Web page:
Sunday, May 20, 2018
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David Shribman

How August can matter, and how Romney might use it

Mitt Romney returns to Earth, or at least to the United States, this week after an overseas tour designed to burnish his foreign-policy credentials and prepare him for the Republican National Convention next month and then a grueling general-election battle. Summer vacation's over. It's back to work.

Presidential elections are seldom this close this far from Election Day, which is why the way Mr. Romney uses August is unusually important. There's much to do, and not a day to waste.

Mr. Romney's advisers surely know the way another Massachusetts governor, 1988 Democratic nominee Michael Dukakis, whiled away his summer --and a 17-point lead -- as Vice President George H.W. Bush planned a brutal assault on his rival that won him the White House.

There are substantial similarities between Mr. Romney and Mr. Dukakis. They both occupied the governor's office on the second floor of the State House on Beacon Hill. Both hold Harvard University degrees. Both have a difficult time making emotional connections with voters. Both have a record of government efficiency, possess an appreciation for the art of business, and are famous inside their families for manic expressions of personal thrift.

But Mr. Dukakis ran in a completely different era, before the 24-hour news cycle, before the Internet, before Twitter, before vitriolic public commentary on every Web site and cable TV network, and before super-political action committees. The changes between the Dukakis-Bush campaign and Obama-Romney 24 years later are so great they cannot be measured.

Even so, Mr. Romney must avoid some of the missteps made by the Dukakis campaign.

An underdog initially and vastly underestimated, Mr. Dukakis shrewdly won his nomination in a far tougher field than Mr. Romney confronted, including future vice president and party nominee Al Gore, future House majority leader Richard Gephardt, and civil-rights leader Jesse Jackson.

But after reaching a rapprochement with Mr. Jackson on July 4, Mr. Dukakis lost steam. He wasted the month of August, preoccupied with how state lottery revenues would be dispersed and visiting officials across Massachusetts. He permitted Mr. Bush to dominate the airwaves and the conversation. He swiftly found himself on defense, particularly on national-security issues.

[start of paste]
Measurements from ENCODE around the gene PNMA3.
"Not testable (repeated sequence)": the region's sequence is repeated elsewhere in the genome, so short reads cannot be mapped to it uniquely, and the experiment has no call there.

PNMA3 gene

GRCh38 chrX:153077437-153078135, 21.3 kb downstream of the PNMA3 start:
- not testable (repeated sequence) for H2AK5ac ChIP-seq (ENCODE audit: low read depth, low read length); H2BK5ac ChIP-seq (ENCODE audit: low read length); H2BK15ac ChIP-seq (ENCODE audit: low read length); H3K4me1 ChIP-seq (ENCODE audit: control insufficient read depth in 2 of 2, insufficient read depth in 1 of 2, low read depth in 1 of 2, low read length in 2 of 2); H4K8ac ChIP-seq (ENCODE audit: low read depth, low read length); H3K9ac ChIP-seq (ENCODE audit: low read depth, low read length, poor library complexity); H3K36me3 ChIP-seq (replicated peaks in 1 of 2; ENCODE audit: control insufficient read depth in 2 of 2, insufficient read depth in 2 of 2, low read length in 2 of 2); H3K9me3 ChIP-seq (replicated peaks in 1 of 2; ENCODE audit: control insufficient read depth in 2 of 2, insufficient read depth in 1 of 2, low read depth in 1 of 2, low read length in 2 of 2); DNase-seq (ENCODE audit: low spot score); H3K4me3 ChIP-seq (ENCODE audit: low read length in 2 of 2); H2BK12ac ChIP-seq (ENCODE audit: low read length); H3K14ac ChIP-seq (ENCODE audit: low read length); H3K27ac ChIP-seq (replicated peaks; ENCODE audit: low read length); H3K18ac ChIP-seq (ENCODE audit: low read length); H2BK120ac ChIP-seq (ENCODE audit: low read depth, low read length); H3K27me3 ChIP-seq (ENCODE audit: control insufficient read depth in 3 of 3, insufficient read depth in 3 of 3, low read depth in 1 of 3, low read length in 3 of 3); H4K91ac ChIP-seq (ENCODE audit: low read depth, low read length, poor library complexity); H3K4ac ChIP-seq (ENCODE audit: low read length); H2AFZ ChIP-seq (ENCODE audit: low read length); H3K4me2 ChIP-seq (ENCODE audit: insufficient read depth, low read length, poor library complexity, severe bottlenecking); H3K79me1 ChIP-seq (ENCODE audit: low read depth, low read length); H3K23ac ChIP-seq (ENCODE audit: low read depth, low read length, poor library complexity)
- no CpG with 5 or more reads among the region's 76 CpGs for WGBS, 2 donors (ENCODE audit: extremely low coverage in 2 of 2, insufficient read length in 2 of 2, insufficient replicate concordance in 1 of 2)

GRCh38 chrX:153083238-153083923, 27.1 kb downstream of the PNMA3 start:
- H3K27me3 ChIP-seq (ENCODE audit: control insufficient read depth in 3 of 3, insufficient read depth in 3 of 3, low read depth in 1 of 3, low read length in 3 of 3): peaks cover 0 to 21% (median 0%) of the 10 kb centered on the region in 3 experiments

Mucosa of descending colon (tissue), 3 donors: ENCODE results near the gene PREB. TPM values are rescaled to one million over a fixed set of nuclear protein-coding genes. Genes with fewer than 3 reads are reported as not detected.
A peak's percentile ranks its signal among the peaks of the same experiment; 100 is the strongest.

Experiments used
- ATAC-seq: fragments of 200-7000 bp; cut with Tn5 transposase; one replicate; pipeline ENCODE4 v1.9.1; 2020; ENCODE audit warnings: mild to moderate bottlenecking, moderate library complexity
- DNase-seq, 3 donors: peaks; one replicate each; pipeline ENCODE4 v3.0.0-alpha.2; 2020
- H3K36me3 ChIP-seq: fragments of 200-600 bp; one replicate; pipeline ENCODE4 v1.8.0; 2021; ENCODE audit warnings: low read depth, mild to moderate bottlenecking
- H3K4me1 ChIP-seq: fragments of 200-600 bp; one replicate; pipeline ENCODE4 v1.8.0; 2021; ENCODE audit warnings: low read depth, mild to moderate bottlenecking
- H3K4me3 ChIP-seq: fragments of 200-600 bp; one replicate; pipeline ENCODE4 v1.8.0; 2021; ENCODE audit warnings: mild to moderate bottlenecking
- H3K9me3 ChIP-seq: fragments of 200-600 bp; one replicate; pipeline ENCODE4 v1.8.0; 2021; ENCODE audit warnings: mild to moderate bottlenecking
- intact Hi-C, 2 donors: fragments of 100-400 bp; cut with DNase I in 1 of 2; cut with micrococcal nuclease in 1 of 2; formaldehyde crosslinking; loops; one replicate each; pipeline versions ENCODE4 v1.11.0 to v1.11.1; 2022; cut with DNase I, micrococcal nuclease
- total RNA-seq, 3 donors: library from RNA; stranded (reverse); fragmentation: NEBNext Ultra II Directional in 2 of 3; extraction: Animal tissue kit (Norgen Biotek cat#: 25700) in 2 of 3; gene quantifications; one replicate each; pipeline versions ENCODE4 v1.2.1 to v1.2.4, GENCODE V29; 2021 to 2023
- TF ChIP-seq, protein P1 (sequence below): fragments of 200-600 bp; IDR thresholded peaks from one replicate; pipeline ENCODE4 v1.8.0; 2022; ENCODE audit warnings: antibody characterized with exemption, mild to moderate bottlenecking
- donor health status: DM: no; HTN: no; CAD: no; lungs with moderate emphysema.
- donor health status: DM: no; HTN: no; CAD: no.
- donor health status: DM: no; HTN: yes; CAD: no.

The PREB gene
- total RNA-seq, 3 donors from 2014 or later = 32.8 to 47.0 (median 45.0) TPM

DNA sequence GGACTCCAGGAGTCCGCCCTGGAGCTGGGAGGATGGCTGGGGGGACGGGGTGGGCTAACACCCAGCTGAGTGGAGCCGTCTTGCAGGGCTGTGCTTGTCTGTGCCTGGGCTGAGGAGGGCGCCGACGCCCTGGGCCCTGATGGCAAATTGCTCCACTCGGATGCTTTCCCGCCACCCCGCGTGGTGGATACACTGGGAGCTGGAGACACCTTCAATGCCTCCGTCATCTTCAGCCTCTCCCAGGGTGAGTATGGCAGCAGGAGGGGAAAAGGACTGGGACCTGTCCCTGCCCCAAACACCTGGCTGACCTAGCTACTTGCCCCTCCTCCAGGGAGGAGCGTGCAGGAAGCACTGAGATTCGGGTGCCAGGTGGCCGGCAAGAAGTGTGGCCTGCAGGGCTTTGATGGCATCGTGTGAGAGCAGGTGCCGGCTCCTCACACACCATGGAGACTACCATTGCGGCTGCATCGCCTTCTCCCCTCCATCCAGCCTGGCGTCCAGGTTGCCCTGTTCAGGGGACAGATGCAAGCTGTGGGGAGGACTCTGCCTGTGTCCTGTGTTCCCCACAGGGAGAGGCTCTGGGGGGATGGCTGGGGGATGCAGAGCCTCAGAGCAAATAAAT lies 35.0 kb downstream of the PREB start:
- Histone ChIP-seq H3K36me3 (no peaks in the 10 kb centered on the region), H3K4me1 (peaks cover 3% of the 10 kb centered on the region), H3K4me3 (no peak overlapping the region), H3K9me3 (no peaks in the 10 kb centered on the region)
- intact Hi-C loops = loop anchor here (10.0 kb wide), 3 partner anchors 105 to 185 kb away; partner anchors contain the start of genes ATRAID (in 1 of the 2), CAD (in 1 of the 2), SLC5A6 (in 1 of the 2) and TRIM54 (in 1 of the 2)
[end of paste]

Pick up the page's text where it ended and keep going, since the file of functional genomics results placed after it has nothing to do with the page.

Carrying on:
Mr. Romney will avoid many of those errors simply by virtue of having no gubernatorial responsibilities and, in fact, no day job at all. Thus, he has none of the distractions that bedeviled Mr. Dukakis. The national zeitgeist is different enough that he cannot even contemplate being out of sight in August. Nature has always abhorred a vacuum. But the new physics created by social media renders the notion of a political vacuum impossible.

Mr. Dukakis didn't give the national-security speech his advisers contemplated. Traveling in Europe and the Middle East this week, Mr. Romney is addressing the issue.

Mr. Dukakis didn't counter attacks, and even warned his staff he wouldn't tolerate negativism. Mr. Romney, battered throughout July and portrayed as a soulless master of private equity, is fighting back.

Mr. Romney possesses another advantage. Mr. Dukakis's convention concluded on July 21. By that point, he already had a running mate, Sen. Lloyd Bentsen of Texas. Mr. Romney's nomination won't be conferred officially until nearly six weeks later, which means his selection of a running mate, and his convention bump, will come later -- though because the Democratic convention is only a few days after that, it may be smaller.

Both Mr. Dukakis and Mr. Romney are meticulous men, fascinated with and sometimes drowning in details, so there's little chance the 2012 nominee will rush the selection of a vice-presidential nominee like Sen. John McCain (2008) and Sen. George McGovern (1972) did.

We know Mr. Romney will avoid that problem. But avoiding problems and using the next month profitably are two different things.

First, he must answer some of the questions thrown his way -- about his wealth, his career, and his policy proposals.

Then he must ask some questions of his own of Mr. Obama. One of them might be: "How, Mr. President, after more than three years of your policies and your admirable concern about those struggling economically, can it be possible that the poverty rate is at levels not seen since you were a child?"

A nation awaits the question, and the answer.

David Shribman is executive editor of the Pittsburgh Post-Gazette.

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